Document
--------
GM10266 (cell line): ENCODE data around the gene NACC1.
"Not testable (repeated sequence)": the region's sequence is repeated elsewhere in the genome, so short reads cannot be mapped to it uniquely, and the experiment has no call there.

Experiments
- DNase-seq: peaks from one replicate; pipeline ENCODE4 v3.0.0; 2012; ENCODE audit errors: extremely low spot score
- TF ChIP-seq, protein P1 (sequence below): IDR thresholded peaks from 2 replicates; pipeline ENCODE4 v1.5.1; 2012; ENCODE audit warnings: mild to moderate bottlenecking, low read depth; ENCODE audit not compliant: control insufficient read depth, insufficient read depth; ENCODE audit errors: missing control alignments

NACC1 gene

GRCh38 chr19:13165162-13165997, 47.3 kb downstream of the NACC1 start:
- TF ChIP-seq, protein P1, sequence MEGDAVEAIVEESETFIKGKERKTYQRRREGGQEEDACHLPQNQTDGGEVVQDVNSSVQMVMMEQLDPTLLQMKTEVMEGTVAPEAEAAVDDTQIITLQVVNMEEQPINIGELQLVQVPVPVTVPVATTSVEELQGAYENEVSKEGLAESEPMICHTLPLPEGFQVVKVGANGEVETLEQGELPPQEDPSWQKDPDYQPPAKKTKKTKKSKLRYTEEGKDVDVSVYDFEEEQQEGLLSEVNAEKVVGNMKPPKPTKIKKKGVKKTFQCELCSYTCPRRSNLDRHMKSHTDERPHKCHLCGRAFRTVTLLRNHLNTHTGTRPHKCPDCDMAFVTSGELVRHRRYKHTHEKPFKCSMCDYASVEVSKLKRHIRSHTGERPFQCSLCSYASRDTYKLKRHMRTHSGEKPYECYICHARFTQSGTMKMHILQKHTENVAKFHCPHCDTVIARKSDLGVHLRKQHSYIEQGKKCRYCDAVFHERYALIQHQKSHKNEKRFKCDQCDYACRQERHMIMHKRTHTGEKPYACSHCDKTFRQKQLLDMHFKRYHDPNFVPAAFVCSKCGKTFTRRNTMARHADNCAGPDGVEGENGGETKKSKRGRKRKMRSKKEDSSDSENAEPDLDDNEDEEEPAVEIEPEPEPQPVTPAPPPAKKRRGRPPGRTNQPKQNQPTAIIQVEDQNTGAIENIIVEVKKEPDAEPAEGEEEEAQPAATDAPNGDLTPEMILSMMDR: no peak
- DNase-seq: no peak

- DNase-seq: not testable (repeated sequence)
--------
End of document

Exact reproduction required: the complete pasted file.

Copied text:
GM10266 (cell line): ENCODE data around the gene NACC1.
"Not testable (repeated sequence)": the region's sequence is repeated elsewhere in the genome, so short reads cannot be mapped to it uniquely, and the experiment has no call there.

Experiments
- DNase-seq: peaks from one replicate; pipeline ENCODE4 v3.0.0; 2012; ENCODE audit errors: extremely low spot score
- TF ChIP-seq, protein P1 (sequence below): IDR thresholded peaks from 2 replicates; pipeline ENCODE4 v1.5.1; 2012; ENCODE audit warnings: mild to moderate bottlenecking, low read depth; ENCODE audit not compliant: control insufficient read depth, insufficient read depth; ENCODE audit errors: missing control alignments

NACC1 gene

GRCh38 chr19:13165162-13165997, 47.3 kb downstream of the NACC1 start:
- TF ChIP-seq, protein P1, sequence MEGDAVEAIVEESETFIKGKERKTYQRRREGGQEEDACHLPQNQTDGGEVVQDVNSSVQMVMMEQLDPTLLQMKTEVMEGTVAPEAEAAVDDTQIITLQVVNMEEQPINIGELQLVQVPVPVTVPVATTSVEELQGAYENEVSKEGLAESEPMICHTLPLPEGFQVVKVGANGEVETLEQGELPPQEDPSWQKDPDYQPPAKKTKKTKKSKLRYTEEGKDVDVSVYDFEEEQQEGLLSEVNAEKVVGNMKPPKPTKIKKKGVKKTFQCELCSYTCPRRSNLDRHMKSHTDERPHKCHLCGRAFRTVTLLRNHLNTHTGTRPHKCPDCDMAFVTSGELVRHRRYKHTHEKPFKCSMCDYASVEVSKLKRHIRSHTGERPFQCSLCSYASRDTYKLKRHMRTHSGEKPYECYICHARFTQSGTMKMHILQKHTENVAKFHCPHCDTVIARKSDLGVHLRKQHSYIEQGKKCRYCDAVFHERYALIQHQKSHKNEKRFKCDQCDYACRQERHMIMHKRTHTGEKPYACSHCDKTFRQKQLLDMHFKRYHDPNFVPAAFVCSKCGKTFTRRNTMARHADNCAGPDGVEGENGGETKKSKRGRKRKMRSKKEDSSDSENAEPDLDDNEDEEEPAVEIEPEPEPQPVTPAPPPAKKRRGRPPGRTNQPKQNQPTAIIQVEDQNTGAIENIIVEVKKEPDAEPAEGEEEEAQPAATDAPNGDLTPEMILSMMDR: no peak
- DNase-seq: no peak

- DNase-seq: not testable (repeated sequence)